Pete Crow-Armstrong Gets His Highest Placement Yet in Latest MLB Top-100 Prospect Rankings

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Pete Crow-Armstrong Gets His Highest Placement Yet in Latest MLB Top-100 Prospect Rankings

Chicago Cubs

Well, for as little real baseball as we’ve gotten to enjoy this spring, at least it’s been a very fruitful prospect ranking season. Whether you’re interested in Fantasy Baseball rankings, ZiPS rankings, future top-100 types, org rankings, top Cubs lists, or just regular old top-100 lists, there’s been plenty to digest (and that’s about a quarter of the links we could’ve shared there!).

For the Cubs, for the most part, this rankings season has followed a predictable trend: Brennen Davis is up there in the top-25 or so, and then maybe one more prospect sneaks into the back-half of the top-100, usually with a nod to the potential for many more to come by midseason. There have been some outliers (in both directions), and the Cubs’ second best prospect is a topic of much debate, but that’s the gist of the season from our perspective.

And that’s what makes the newest top-100 to come out, Prospect Live’s 2022 Pre-Season Rankings, so interesting to me. It’s a fairly different flavor for the Cubs, who not only land four prospects in the top-100, but their lowest ranking doesn’t show up until 85 and Brennen Davis is up at 15. In other words, this is probably the most optimistic present day rankings we’ve seen so far. And it includes yet another new No. 2 Cubs prospect, with his highest ranking yet (from what I recall).

Cubs on Prospect Live’s Top-100:

15. Brennen Davis, OF
60. Pete Crow-Armstrong, OF
79. Cristian Hernandez, SS
85. Kevin Alcantara, OF

Pete Crow-Armstrong, whom the Cubs acquired from the Mets in the Javy Báez trade, was for a brief time ranked as the Cubs second best prospect, and Brailyn Marquez held down the spot on MLB Pipeline’s rankings before any preseason update (which has come out yet because of the lockout), but lately that spot has been more frequently occupied by Cristian Hernández and Kevin Alcántara after offseason scouting reports filtered in. Which is not to say PCA did anything wrong, of course, as the attention he’s gotten for offseason improvements has also been extremely positive. Now you add this really high ranking to the mix. So, this is a very big compliment, and presumably a big bet on his bat actually developing the sort of low-level, in-game power needed to propel him beyond his most-common projection: a contact-oriented, elite glove center fielder (which still has value, of course, but wouldn’t be a top 60 prospect).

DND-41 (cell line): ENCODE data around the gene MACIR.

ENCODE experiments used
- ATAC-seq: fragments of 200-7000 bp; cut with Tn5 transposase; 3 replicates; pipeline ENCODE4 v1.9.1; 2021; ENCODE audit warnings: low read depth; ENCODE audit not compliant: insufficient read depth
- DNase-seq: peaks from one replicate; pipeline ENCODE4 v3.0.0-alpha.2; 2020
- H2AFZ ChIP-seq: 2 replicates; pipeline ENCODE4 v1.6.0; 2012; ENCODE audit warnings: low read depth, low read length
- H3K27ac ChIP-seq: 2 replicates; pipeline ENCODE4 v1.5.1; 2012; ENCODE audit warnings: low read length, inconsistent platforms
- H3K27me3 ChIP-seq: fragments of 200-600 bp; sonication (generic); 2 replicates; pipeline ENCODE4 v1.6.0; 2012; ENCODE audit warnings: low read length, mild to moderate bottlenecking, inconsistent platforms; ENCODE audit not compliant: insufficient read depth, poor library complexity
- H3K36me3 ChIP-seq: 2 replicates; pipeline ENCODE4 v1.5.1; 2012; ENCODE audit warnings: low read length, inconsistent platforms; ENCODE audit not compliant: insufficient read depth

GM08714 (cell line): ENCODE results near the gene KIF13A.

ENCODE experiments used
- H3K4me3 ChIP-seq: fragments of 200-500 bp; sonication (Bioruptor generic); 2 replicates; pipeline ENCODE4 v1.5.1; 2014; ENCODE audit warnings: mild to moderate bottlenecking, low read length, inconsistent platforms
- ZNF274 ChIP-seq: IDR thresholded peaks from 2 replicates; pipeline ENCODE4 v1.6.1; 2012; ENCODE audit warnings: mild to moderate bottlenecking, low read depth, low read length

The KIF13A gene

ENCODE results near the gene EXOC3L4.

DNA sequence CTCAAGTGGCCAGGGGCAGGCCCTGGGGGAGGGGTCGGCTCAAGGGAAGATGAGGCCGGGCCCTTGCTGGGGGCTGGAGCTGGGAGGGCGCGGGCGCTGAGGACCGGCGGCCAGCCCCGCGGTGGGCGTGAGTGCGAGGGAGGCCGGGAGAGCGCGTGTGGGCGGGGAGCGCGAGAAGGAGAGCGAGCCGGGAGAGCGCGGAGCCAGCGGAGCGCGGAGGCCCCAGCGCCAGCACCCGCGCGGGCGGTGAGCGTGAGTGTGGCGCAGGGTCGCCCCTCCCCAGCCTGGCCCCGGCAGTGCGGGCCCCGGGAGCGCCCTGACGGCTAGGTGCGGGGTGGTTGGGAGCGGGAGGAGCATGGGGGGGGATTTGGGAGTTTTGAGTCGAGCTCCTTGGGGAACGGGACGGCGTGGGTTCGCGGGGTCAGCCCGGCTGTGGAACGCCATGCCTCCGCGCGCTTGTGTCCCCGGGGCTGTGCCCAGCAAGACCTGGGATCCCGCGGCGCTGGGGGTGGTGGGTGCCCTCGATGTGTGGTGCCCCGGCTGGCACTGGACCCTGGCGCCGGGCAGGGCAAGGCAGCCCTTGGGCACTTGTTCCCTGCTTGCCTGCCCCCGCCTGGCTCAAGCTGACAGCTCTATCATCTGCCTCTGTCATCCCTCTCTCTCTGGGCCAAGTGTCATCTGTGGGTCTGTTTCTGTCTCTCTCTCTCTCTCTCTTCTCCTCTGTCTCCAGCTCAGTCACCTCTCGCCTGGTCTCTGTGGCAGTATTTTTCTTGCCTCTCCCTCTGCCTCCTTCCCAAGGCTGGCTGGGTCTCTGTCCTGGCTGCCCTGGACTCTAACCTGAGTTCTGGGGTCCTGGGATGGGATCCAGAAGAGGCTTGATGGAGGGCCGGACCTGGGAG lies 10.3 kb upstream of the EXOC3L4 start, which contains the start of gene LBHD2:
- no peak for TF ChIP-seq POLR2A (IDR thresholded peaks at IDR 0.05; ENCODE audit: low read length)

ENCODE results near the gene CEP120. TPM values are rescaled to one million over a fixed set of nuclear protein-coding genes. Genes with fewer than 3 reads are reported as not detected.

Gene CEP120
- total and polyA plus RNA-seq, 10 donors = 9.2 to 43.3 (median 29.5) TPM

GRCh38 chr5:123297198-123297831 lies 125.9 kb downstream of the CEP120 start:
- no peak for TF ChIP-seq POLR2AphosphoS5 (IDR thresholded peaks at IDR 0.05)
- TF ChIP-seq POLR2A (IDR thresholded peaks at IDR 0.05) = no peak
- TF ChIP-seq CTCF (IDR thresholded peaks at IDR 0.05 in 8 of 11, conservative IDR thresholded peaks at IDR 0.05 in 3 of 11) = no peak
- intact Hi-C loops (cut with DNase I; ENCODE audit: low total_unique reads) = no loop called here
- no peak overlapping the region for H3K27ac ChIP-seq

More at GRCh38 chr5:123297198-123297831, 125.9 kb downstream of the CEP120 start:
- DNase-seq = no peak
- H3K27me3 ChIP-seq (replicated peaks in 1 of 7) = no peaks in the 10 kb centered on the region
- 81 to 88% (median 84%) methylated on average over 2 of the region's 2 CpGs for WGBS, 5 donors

As Prospects Live puts it:

STRENGTHS  Smooth, whippy stroke with plus bat speed. Generates good torque and gets the barrel on plane. Bat-to-ball skills remain strong. Sprays the ball to all fields and works the gaps. Glove is plus in center thanks to advanced instincts and reads. Had a reputation as one of best prep defenders in the outfield in his draft class and that has held true. Plus-plus speed, with sub 4 seconds home to first. Smart baserunner, projects for 20+ stolen bases in his prime seasons. Arm is above-average with mid-90s velocity on throws from center.

WEAKNESSES  Bulked up but his early season injury didn’t allow him to show off his power tool much in Low-A this season. Did hit a few balls up over 100 MPH, but the sample was limited. With his barrel rate and plane I do expect average power production, but the shoulder injury casts a cloud over the power tool for now.

SUMMARY  There’s a real chance that [PCA] becomes a true five-tool centerfielder with feel to hit, plus-plus speed, excellent defensive chops and average power. Chance to be a productive lead-off hitter with multiple All-Star appearance upside. The Mets sent him to the Cubs for half a season of Javier Báez and Trevor Williams. The shoulder injury hangs over the profile a bit, but he’ll bump to 60 OFP if he comes out of the gates hitting.

That bump would make PCA something in the top 25 to 30 range. Yo. I mean, that’s only if he rakes and shows the power right away, so that’s not a nothing caveat. But still. Yo.

And frankly, the same can be said about Hernández and Alcántara. Plenty of lists believe in this trio eventually becoming mid-or-better top-100 prospects, but few have ranked them higher than that 85-100+ range. It’s all about the potential upside. This is just a really solid showing for the Cubs overall.

As for Davis, he is just one of 24 prospects with a 60 OFP and ranks 15th overall. He has ranked a little higher before, but he’s basically in the second highest grouping of prospects according to Prospect Live (five players have a 70 OFP, no players are at 65). So long story short, the Cubs farm system is buzzing again and there are plenty of reasons to be excited.


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Author: Michael Cerami

Michael Cerami covers the Chicago Cubs, Bears, and Bulls at Bleacher Nation. You can find him on Twitter @Michael_Cerami